No More Port of Entry Applications for Post-Graduation Work Permits

Immigration, Refugees and Citizenship Canada (“IRCC”) has announced that international student graduates can no longer apply for a post-graduation work permit (“PGWP”) at a port of entry when entering Canada. This also means an end to applying for PGWP by way of flagpoling – a legal practice of leaving Canada and re-entering in order to have an immigration application processed by the Canada Border Services Agency (“CBSA”) at the time and place of entry. This new policy is now in effect and feels too much of a coincidence that it comes within a month of CBSA’s announcement on further curtailing flagpolling hours across various land borders in Southern Ontario, Quebec, and British Columbia and the government’s announcement of earlier in the year to limit the number of temporary residents in Canada.

Over the past few years and as recent as last month, CBSA has limited the ability to “flagpole” at certain land border crossings in Québec, southern Ontario, and British Columbia, to certain days and hours of business. This has been done to limit the workload of officers and to increase the perception of fairness as flagpolers are often seen as jumping the queue over online applicants, despite many flagpolers having legitimate and pressing reasons to flagpole given lengthy inland processing times and CBSA having no legal authority to deny processing applicants. Under section 23 of the Immigration Refugee Protection Act (“IRPA”), an officer may authorize a person to enter Canada for the purpose of further examination or an admissibility hearing, but there is no authorization to refuse to process an application. Restrictions to flagpoling are, therefore, unlawful.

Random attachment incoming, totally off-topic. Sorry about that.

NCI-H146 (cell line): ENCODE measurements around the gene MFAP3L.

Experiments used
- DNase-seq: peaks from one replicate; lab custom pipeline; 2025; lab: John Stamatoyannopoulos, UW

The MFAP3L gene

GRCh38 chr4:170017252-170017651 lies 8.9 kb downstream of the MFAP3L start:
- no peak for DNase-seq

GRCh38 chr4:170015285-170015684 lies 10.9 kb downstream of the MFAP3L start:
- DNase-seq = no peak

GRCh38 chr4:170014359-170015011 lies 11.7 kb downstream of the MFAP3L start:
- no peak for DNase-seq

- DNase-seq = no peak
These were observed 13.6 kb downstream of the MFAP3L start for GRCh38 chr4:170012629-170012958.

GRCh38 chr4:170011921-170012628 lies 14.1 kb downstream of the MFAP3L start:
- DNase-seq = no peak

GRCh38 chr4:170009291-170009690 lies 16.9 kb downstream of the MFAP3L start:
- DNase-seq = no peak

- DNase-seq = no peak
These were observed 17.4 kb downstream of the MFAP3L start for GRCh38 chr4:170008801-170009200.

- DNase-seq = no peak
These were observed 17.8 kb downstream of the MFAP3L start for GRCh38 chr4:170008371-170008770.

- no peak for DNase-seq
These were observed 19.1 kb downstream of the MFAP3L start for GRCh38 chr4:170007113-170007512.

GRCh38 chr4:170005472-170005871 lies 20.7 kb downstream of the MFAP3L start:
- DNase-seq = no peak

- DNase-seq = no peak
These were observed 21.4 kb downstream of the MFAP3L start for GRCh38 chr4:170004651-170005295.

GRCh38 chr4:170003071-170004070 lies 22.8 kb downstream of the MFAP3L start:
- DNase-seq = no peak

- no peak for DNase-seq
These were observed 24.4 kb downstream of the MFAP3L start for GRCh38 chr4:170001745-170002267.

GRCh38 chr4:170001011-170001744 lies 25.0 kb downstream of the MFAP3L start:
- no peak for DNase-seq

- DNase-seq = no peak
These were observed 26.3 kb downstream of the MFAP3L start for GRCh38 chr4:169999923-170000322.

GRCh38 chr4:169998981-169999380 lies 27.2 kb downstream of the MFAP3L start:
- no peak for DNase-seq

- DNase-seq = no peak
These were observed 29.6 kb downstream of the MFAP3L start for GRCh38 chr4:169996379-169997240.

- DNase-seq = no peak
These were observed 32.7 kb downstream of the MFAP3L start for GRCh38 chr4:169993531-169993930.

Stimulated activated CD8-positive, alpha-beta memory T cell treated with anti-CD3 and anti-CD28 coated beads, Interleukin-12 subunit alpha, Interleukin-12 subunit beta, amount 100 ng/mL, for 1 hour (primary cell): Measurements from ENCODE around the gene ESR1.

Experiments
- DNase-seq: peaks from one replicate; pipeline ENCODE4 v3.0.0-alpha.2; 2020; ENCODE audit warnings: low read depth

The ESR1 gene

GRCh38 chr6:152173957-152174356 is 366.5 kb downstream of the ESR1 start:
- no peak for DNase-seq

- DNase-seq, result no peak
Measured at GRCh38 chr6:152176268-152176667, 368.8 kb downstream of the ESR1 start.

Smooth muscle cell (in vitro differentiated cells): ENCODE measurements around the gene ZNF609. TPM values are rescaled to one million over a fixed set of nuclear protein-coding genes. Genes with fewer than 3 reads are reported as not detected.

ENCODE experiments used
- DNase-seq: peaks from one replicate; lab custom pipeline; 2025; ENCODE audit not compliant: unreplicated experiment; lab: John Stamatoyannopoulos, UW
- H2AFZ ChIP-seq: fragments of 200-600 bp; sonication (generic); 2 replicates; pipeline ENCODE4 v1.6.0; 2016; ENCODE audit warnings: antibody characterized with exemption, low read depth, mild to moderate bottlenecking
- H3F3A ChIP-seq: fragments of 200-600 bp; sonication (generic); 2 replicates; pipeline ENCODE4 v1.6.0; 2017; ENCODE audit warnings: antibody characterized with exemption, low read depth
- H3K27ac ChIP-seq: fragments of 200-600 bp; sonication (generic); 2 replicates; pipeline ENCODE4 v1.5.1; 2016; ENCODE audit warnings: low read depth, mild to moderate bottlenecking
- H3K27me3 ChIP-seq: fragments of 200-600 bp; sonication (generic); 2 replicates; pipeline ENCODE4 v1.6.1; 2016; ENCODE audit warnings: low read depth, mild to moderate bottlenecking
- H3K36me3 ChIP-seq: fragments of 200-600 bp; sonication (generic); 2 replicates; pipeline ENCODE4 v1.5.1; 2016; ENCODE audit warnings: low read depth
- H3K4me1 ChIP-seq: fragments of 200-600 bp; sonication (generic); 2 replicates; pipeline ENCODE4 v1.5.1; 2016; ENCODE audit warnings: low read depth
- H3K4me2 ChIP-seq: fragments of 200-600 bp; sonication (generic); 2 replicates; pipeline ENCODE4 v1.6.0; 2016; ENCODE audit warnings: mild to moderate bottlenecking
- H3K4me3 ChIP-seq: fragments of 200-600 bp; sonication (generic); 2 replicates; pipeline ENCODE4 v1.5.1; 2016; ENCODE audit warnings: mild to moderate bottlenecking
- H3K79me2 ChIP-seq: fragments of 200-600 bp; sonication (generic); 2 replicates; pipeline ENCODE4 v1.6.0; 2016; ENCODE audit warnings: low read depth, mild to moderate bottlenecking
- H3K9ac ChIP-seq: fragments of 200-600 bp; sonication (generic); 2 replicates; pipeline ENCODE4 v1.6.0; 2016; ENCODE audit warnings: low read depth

While this new policy will certainly further limit flagpolling as IRCC and CBSA are now making it a requirement for foreign students to apply for a PGWP online, the announcement certainly has broader implications. The restrictions from applying at a port of entry for PGWP extends to visa exempt individuals as well who would otherwise be eligible to apply at a port of entry for another type of a work permit. Further, there is precedent for requiring certain applications for work permits to be filed online regardless of whether the individual is from a non-visa required country and would normally be able to make their application at a port of entry. For example, International Experience Canada and Seasonal Agricultural Worker work permit applications must be made online and cannot be made at a port of entry, although once approved, if these applicants are in Canada, they could flagpole to have the work permits issued at a port of entry by CBSA.  Based on this, it would seem therefore that this announcement is not simply about restricting flagpolling but more towards international students – a program that has recently undergone significant changes and further changes are expected to be coming in the fall and IRCC’s broader strategy to restrict the number of temporary residents in Canada.

For context, currently most international students who have graduated from a post-secondary institution in Canada are eligible for a PGWP. The academic program must have been PGWP-eligible and at least eight (8) months in length. An applicant can only obtain a PGWP once.

Most foreign students do apply online from within Canada for their PGWP, so this announcement will have limited impact. However, there are circumstances, where foreign students may have to or want to travel outside of Canada after completing their studies in Canada, and in the past would have been able to apply for their PGWP on re-entry to Canada.  This announcement will inconvenience these individuals, which again suggests that the announcement may be aimed at making it more difficult to apply for a PGWP to limit the number of temporary residents in Canada, and has less to do with queue jumping, fairness or any integrity issue.

If you or an employee has any questions about this policy of restricting PGWP applications to online-only or have any other questions about PGWP applications or overall eligibility to apply for a work permit at a port of entry, feel free to reach out to us for a consultation. Our Canadian immigration legal professionals can be reached by phone (416-368-1111) or via email:;;;;;